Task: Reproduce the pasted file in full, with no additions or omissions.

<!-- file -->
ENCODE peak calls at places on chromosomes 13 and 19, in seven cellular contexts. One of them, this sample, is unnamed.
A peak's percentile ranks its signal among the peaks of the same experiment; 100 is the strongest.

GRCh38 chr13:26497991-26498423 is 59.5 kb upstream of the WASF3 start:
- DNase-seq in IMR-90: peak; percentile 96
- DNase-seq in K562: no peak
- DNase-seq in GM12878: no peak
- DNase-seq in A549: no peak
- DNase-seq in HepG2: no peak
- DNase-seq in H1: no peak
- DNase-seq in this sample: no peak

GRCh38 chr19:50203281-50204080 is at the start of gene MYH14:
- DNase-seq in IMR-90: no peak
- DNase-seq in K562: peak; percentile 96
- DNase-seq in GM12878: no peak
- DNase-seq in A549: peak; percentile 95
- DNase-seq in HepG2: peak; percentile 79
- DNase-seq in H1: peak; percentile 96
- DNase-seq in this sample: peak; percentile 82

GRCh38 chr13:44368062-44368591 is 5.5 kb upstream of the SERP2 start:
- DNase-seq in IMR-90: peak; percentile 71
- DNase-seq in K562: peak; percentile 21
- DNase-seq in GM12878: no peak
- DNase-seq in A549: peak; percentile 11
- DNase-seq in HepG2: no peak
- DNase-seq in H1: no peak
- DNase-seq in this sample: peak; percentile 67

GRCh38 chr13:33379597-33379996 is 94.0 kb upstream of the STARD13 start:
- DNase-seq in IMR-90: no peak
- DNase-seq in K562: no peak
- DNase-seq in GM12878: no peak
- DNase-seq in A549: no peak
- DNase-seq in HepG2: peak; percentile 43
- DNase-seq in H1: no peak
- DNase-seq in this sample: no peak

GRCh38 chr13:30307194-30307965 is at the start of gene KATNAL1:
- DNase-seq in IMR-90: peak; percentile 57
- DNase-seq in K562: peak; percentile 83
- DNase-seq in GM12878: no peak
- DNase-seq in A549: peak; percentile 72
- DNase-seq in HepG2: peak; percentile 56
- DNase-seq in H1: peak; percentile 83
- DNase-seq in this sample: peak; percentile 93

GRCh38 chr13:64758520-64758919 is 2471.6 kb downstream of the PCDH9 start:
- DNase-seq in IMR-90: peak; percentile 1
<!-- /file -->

ENCODE peak calls at places on chromosomes 13 and 19, in seven cellular contexts. One of them, this sample, is unnamed.
A peak's percentile ranks its signal among the peaks of the same experiment; 100 is the strongest.

GRCh38 chr13:26497991-26498423 is 59.5 kb upstream of the WASF3 start:
- DNase-seq in IMR-90: peak; percentile 96
- DNase-seq in K562: no peak
- DNase-seq in GM12878: no peak
- DNase-seq in A549: no peak
- DNase-seq in HepG2: no peak
- DNase-seq in H1: no peak
- DNase-seq in this sample: no peak

GRCh38 chr19:50203281-50204080 is at the start of gene MYH14:
- DNase-seq in IMR-90: no peak
- DNase-seq in K562: peak; percentile 96
- DNase-seq in GM12878: no peak
- DNase-seq in A549: peak; percentile 95
- DNase-seq in HepG2: peak; percentile 79
- DNase-seq in H1: peak; percentile 96
- DNase-seq in this sample: peak; percentile 82

GRCh38 chr13:44368062-44368591 is 5.5 kb upstream of the SERP2 start:
- DNase-seq in IMR-90: peak; percentile 71
- DNase-seq in K562: peak; percentile 21
- DNase-seq in GM12878: no peak
- DNase-seq in A549: peak; percentile 11
- DNase-seq in HepG2: no peak
- DNase-seq in H1: no peak
- DNase-seq in this sample: peak; percentile 67

GRCh38 chr13:33379597-33379996 is 94.0 kb upstream of the STARD13 start:
- DNase-seq in IMR-90: no peak
- DNase-seq in K562: no peak
- DNase-seq in GM12878: no peak
- DNase-seq in A549: no peak
- DNase-seq in HepG2: peak; percentile 43
- DNase-seq in H1: no peak
- DNase-seq in this sample: no peak

GRCh38 chr13:30307194-30307965 is at the start of gene KATNAL1:
- DNase-seq in IMR-90: peak; percentile 57
- DNase-seq in K562: peak; percentile 83
- DNase-seq in GM12878: no peak
- DNase-seq in A549: peak; percentile 72
- DNase-seq in HepG2: peak; percentile 56
- DNase-seq in H1: peak; percentile 83
- DNase-seq in this sample: peak; percentile 93

GRCh38 chr13:64758520-64758919 is 2471.6 kb downstream of the PCDH9 start:
- DNase-seq in IMR-90: peak; percentile 1